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Park, J. E. et al. GH3-mediated auxin homeostasis links growth regulation with stress adaptation response in Arabidopsis. J. Biol. Chem. 282, 10036-10046

Department of Agronomy and Horticulture, University of Nebraska at Lincoln, Lincoln, Nebraska, United States
Journal of Biological Chemistry (Impact Factor: 4.57). 04/2007; 282(13):10036-46. DOI: 10.1074/jbc.M610524200
Source: PubMed

ABSTRACT

Plants constantly monitor environmental fluctuations to optimize their growth and metabolism. One example is adaptive growth occurring in response to biotic and abiotic stresses. Here, we demonstrate that GH3-mediated auxin homeostasis is an essential constituent of the complex network of auxin actions that regulates stress adaptation responses in Arabidopsis. Endogenous auxin pool is regulated, at least in part, through negative feedback by a group of auxin-inducible GH3 genes encoding auxin-conjugating enzymes. An Arabidopsis mutant, wes1-D, in which a GH3 gene WES1 is activated by nearby insertion of the (35)S enhancer, exhibited auxin-deficient traits, including reduced growth and altered leaf shape. Interestingly, WES1 is also induced by various stress conditions as well as by salicylic acid and abscisic acid. Accordingly, wes1-D was resistant to both biotic and abiotic stresses, and stress-responsive genes, such as pathogenesis-related genes and CBF genes, were upregulated in this mutant. In contrast, a T-DNA insertional mutant showed reduced stress resistance. We therefore propose that GH3-mediated growth suppression directs reallocation of metabolic resources to resistance establishment and represents the fitness costs of induced resistance.

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    • "es et al . 4 factor , MYB96 , regulates drought stress responses by integrating ABA and auxin signals in seed germina - tion . During both germination and seedling growth , endogenous IAA levels were unaltered in the myb96 - ox mutant , which would be due to rigorous control of auxin homeostasis under stress conditions ( Dombrecht et al . , 2007 ; Park et al . , 2007 ) . Similarly , Jung and Park ( 2011 ) demonstrated that seed germination in Arabidopsis is suppressed by auxin under high salinity ( 150 mM NaCl ) . These authors generated transgenic plants overexpressing the YUCCA3 ( YUC3 ) gene , which encodes an auxin biosynthetic enzyme ( Zhao et al . , 2001 ) . Seed germination of the YUC3 - over"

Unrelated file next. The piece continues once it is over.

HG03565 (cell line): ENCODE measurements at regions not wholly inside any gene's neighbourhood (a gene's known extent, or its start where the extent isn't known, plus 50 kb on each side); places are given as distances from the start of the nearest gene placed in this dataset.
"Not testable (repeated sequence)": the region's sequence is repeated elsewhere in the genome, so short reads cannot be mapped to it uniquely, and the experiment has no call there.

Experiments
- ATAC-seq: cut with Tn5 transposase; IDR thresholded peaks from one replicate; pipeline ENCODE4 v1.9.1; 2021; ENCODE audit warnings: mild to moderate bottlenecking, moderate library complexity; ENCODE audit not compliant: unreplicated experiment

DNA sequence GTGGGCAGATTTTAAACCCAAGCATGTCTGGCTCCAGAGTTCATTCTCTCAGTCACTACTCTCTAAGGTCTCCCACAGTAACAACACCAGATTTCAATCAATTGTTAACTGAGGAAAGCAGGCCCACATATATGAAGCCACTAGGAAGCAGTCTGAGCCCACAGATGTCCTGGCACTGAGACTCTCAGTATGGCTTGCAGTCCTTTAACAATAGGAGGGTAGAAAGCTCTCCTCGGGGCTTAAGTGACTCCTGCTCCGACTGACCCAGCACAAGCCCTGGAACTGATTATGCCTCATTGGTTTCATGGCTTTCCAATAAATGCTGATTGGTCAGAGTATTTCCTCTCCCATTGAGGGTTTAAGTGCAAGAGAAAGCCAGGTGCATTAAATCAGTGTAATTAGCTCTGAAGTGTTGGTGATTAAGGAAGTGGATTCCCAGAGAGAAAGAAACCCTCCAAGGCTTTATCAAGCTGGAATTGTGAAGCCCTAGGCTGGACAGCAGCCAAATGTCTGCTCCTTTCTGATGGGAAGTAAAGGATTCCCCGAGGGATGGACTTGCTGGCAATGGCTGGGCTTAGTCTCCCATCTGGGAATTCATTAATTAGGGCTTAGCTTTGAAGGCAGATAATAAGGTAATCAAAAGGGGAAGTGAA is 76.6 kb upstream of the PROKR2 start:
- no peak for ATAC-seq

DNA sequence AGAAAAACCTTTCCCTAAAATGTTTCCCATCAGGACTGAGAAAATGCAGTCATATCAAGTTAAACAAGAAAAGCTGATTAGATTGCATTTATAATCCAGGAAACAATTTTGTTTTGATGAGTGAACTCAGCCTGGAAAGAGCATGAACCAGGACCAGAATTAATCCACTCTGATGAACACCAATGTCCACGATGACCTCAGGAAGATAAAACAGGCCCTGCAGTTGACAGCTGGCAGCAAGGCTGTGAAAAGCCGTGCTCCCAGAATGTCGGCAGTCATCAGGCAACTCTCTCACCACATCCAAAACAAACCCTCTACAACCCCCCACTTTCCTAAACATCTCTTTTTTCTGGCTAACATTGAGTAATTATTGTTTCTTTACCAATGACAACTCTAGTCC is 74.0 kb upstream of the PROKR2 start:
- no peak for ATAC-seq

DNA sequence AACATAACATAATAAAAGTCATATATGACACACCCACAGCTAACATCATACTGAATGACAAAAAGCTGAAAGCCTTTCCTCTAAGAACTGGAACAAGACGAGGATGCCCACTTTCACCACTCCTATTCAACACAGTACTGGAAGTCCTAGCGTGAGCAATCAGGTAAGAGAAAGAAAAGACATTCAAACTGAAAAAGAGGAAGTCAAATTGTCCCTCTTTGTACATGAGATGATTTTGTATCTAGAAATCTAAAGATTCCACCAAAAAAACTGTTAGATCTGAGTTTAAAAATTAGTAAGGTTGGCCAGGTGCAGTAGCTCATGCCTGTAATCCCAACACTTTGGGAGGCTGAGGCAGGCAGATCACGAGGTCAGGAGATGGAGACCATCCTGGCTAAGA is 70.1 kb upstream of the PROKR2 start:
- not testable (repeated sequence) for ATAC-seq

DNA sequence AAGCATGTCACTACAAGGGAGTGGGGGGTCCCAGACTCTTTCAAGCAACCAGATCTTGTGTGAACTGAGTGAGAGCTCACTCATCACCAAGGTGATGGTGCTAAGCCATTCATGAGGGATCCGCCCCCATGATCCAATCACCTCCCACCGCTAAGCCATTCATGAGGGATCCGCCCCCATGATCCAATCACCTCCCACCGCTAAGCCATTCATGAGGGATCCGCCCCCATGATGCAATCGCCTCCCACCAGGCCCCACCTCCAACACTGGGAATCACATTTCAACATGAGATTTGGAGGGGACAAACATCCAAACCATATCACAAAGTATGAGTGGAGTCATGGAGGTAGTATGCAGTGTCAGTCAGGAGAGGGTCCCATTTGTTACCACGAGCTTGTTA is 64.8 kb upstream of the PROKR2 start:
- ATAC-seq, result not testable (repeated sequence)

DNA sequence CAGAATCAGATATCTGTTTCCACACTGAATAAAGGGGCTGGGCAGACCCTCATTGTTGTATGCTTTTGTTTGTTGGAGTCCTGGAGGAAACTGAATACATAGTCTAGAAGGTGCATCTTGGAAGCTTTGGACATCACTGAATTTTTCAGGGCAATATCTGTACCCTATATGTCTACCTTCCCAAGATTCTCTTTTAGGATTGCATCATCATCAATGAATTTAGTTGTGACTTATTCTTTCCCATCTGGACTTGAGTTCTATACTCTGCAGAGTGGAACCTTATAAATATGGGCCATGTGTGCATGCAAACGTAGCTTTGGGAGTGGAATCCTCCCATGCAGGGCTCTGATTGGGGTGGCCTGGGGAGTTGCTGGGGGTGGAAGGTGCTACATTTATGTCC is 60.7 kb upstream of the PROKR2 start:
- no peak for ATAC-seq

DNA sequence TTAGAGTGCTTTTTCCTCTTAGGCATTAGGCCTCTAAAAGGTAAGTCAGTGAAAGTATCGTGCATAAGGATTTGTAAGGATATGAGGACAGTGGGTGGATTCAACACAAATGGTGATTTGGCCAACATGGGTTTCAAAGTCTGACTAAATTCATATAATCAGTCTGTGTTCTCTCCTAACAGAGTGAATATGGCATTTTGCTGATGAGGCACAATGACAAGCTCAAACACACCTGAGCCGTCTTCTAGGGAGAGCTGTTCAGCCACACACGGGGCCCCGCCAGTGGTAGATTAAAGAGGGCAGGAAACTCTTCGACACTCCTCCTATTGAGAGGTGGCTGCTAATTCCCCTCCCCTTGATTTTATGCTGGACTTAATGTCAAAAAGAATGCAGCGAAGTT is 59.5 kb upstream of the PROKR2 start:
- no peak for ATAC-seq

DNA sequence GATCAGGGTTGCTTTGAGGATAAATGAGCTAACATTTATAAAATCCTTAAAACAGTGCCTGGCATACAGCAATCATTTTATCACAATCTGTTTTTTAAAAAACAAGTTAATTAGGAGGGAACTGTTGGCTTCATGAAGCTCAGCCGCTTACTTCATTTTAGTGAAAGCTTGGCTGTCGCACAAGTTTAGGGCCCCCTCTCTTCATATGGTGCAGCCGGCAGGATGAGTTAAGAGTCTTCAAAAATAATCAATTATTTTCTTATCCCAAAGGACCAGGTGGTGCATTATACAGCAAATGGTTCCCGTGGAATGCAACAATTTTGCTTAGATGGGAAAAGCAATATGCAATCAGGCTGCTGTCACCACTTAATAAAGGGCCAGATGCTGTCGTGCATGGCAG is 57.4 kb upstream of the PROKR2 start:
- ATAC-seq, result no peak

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    ABSTRACT: The most critical phase in plant life is seed germination, which is influenced by environmental factors. Drought and salinity are key environmental factors that affect seed germination. Reduction or alterations of germination when seeds are exposed to these factors have been shown to be due to either the adverse effects of water limitation and/or specific ion toxicity on metabolism. Phytohormones are chemical messengers produced within the plant that control its growth and development in response to environmental cues; small fluctuations of phytohormone levels alter the cellular dynamics and, hence, play a central role in regulating plant growth responses to these environmental factors. To integrate current knowledge, the present review focuses on the involvement of endogenous phytohormones in plant adaptative responses to drought and salinity at one of the plant's developmental phases.
    No preview · Article · Dec 2015 · Seed Science Research
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    • "To test this hypothesis two distinct environmental growth perturbations were chosen to investigate their effect on IAA homeostasis mediated by the GH3 family in P. patens based on previous reports that IAA and its conjugates could be connected. (a) Elevated temperatures because it was shown that they were related to increased auxin in two different plant species (Oetiker and Aeschbacher, 1997; Gray et al., 1998), and because gh3.5 mutants of Arabidopsis were more susceptible to elevated temperatures (Park et al., 2007a). (b) Darkness, because another Arabidopsis GH3 gene was involved in light-dependent growth. "